Airbus bullish on Chinese demand for widebody aircraft
An Airbus A350 plane prepares for takeoff at the Shuangliu International Airport in Chengdu, Sichuan province. [XIE MINGGANG/FOR CHINA DAILY]
European aircraft manufacturer Airbus Group SE said it plans to offer training to pilots and engineers for its new A350 widebody plane at the Hua Ou Aviation Training Center in Beijing, a joint venture of Airbus and China Aviation Supplies Holding Co.
The group said it is bullish on the country's demand for widebody aircraft, fueled by fast-growing long-haul international routes.
Airbus said it will also offer training about the structure of composite materials at Hua Ou Aviation Training Center to Chinese and Asian customers.
Since its establishment in 1996, Hua Ou Aviation has trained a large number of pilots and aircraft maintenance engineers, including crew for A320 and A330 aircraft.
Francois Mery, COO with Airbus Commercial Aircraft China, said the company has increasingly attached greater importance to its customer service work in the Chinese market.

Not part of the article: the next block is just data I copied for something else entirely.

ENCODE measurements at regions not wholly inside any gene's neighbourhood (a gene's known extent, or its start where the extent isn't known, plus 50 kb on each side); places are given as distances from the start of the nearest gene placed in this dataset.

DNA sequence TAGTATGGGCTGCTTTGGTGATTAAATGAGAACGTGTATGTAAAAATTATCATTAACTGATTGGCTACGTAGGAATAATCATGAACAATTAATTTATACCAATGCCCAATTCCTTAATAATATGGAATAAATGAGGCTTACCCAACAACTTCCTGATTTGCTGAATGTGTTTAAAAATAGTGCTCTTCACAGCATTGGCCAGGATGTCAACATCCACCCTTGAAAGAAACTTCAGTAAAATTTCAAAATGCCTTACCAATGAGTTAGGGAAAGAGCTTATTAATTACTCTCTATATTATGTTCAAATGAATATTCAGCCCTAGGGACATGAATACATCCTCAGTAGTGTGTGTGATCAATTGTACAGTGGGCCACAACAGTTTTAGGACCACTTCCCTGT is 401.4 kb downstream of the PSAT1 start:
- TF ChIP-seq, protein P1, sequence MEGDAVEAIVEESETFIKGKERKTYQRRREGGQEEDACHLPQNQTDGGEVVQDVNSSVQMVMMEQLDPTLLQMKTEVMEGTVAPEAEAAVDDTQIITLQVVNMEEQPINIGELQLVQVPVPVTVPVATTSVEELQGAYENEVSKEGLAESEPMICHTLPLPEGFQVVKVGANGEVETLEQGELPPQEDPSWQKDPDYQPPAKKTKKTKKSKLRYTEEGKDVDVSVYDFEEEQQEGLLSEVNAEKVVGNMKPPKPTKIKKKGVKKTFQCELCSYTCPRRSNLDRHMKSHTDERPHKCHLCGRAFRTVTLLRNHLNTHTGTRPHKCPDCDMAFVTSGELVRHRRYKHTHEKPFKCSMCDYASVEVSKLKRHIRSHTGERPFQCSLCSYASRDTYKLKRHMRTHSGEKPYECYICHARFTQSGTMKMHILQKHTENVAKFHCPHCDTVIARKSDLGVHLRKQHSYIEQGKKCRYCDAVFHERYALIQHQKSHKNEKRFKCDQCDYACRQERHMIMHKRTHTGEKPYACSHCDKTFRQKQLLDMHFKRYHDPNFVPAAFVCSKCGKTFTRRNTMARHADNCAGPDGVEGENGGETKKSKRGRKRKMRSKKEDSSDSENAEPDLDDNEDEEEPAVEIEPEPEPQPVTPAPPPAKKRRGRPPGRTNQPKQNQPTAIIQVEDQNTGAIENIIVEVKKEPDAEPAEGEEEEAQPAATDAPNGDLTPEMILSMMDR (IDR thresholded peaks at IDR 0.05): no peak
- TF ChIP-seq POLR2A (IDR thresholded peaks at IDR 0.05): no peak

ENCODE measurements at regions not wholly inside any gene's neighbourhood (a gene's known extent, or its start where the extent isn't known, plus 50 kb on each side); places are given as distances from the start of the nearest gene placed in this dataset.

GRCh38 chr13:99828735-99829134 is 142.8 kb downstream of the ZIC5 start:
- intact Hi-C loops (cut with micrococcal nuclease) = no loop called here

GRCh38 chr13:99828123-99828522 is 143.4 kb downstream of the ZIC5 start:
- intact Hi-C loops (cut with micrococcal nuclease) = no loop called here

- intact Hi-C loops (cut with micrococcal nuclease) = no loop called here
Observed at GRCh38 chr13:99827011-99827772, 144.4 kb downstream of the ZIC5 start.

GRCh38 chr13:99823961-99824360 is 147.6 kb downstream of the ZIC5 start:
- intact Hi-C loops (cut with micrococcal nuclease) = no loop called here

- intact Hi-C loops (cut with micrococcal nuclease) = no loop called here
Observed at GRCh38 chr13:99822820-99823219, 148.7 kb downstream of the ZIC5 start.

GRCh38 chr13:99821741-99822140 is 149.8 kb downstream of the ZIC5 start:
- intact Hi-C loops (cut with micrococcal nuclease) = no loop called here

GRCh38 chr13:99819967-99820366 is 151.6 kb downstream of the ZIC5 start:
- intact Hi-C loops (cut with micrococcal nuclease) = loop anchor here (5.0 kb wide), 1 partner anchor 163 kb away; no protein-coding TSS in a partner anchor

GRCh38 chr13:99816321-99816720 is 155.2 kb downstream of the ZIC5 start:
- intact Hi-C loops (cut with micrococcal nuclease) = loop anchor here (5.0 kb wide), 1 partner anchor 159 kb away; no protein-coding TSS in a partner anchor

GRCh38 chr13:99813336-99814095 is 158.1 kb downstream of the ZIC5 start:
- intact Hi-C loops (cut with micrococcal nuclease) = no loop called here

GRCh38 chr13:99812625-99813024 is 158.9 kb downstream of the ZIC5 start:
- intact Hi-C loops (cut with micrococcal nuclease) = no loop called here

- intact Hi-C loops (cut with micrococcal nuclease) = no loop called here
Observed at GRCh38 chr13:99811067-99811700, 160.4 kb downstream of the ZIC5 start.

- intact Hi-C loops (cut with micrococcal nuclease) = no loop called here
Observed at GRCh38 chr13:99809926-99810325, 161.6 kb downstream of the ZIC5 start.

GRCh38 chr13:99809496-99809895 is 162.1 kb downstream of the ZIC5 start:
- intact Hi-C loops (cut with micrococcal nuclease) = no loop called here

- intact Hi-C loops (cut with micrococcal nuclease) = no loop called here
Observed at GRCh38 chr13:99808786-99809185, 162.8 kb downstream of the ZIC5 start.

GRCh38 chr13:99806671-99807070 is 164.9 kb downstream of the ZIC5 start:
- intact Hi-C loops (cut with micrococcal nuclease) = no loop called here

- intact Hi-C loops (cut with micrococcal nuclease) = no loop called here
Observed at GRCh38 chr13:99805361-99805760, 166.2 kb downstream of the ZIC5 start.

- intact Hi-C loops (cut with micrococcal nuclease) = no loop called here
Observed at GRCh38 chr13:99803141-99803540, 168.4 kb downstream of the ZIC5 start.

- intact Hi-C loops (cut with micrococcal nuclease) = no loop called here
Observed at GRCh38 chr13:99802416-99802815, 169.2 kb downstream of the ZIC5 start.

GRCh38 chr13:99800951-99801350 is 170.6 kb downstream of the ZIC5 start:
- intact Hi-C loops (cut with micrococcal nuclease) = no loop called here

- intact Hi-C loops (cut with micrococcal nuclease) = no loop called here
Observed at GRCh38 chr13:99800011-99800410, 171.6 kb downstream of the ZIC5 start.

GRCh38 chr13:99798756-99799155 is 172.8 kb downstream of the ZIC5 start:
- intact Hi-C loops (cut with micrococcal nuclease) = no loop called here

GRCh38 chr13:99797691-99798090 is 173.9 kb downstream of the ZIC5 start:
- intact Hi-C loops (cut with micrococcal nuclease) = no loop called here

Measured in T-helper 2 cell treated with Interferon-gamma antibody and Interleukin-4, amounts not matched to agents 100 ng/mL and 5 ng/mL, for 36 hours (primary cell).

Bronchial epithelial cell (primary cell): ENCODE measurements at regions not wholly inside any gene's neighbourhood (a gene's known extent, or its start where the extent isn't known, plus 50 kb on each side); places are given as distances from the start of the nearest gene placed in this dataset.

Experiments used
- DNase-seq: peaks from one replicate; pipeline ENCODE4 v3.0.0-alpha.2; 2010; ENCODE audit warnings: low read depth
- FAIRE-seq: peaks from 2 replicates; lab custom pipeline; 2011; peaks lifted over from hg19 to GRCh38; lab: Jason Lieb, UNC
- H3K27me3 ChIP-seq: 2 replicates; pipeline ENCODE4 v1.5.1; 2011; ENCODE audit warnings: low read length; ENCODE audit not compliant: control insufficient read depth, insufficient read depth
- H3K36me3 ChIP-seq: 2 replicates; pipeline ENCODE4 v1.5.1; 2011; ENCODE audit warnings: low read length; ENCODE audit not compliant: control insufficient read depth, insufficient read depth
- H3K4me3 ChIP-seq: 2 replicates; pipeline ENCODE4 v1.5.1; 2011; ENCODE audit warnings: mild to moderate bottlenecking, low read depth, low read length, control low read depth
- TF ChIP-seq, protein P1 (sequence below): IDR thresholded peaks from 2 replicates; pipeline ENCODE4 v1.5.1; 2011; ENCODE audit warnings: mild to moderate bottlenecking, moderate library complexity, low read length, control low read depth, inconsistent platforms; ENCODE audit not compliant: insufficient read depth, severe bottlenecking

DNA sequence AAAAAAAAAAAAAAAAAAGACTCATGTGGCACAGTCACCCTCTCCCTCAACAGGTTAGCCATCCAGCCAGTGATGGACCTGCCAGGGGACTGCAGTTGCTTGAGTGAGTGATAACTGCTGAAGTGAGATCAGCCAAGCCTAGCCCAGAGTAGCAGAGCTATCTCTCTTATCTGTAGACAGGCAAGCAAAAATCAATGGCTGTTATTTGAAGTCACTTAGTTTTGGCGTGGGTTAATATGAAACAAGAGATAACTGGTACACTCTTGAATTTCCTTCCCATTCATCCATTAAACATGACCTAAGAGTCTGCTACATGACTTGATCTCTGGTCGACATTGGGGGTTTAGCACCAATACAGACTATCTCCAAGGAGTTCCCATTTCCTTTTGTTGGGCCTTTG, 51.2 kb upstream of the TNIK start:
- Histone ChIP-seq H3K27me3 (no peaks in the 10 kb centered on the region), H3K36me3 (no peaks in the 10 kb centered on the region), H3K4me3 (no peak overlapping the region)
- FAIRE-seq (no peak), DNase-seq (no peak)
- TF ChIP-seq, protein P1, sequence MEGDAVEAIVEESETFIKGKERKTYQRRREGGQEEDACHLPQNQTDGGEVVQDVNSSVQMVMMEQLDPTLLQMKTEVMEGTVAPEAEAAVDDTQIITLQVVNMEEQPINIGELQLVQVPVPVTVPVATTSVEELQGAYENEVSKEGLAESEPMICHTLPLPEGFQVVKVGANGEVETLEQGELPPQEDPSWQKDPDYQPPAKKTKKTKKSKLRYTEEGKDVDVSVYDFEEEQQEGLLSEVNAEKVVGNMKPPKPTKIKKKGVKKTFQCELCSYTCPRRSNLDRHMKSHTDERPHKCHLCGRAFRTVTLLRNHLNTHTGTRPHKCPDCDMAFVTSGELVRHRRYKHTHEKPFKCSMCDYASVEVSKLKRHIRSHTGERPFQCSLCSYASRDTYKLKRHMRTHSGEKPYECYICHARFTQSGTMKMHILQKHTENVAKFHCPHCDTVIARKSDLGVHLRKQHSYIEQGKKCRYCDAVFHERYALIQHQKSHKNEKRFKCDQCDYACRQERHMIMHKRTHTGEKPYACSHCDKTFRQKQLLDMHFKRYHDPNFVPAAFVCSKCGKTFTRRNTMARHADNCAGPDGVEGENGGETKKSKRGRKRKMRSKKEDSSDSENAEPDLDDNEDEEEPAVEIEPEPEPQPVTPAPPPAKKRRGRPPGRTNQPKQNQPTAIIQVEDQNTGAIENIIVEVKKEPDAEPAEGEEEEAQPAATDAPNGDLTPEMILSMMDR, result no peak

"Hua Ou has been a solid base for our China-oriented customer service and it has been running successfully.
"We also aim to provide more customer service staff who speak Chinese, instead of offering services indirectly from Europe," he said.
Meanwhile Bruno Bousquet, vice-president of customer service with Airbus Commercial Aircraft China, said Airbus has offered more end-to-end customer services to Chinese airlines.
He said for instance, it provides packaged cabin accommodation services to help airlines to optimize their cabin setup and increase revenues.
Bousquet said in this case, airlines don't need to seek different suppliers for fragmented modification services, as such a process was complicated, especially for small and startup airlines.
Currently, the cabin of an A320 aircraft can hold a maximum 188 seats, six seats more than the original version and with no change to the spaces between rows.
Chinese budget airline Spring Airlines purchased Airbus' packaged cabin accommodation services and modified the cabins of 14 of its A320 aircraft.
"Particularly for single-aisle aircraft like the A320, most airlines hope to have more seats, without compromising comfort levels," he said.